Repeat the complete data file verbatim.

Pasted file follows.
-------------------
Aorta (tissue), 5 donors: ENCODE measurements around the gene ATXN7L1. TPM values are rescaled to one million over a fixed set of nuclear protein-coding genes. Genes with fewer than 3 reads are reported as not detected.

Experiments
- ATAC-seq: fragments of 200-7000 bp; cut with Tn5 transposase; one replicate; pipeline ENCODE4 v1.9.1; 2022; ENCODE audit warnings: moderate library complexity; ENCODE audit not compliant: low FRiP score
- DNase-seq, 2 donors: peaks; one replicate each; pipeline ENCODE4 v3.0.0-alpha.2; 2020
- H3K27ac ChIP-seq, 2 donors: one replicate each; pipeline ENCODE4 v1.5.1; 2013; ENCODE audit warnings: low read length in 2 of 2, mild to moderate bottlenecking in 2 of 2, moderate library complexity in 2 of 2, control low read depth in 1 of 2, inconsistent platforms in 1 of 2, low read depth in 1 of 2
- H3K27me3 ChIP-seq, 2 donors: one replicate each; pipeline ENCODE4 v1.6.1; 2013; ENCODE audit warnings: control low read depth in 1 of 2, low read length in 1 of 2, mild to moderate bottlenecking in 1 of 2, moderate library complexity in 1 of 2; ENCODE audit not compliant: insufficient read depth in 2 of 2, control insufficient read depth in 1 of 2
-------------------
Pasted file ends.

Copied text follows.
Aorta (tissue), 5 donors: ENCODE measurements around the gene ATXN7L1. TPM values are rescaled to one million over a fixed set of nuclear protein-coding genes. Genes with fewer than 3 reads are reported as not detected.

Experiments
- ATAC-seq: fragments of 200-7000 bp; cut with Tn5 transposase; one replicate; pipeline ENCODE4 v1.9.1; 2022; ENCODE audit warnings: moderate library complexity; ENCODE audit not compliant: low FRiP score
- DNase-seq, 2 donors: peaks; one replicate each; pipeline ENCODE4 v3.0.0-alpha.2; 2020
- H3K27ac ChIP-seq, 2 donors: one replicate each; pipeline ENCODE4 v1.5.1; 2013; ENCODE audit warnings: low read length in 2 of 2, mild to moderate bottlenecking in 2 of 2, moderate library complexity in 2 of 2, control low read depth in 1 of 2, inconsistent platforms in 1 of 2, low read depth in 1 of 2
- H3K27me3 ChIP-seq, 2 donors: one replicate each; pipeline ENCODE4 v1.6.1; 2013; ENCODE audit warnings: control low read depth in 1 of 2, low read length in 1 of 2, mild to moderate bottlenecking in 1 of 2, moderate library complexity in 1 of 2; ENCODE audit not compliant: insufficient read depth in 2 of 2, control insufficient read depth in 1 of 2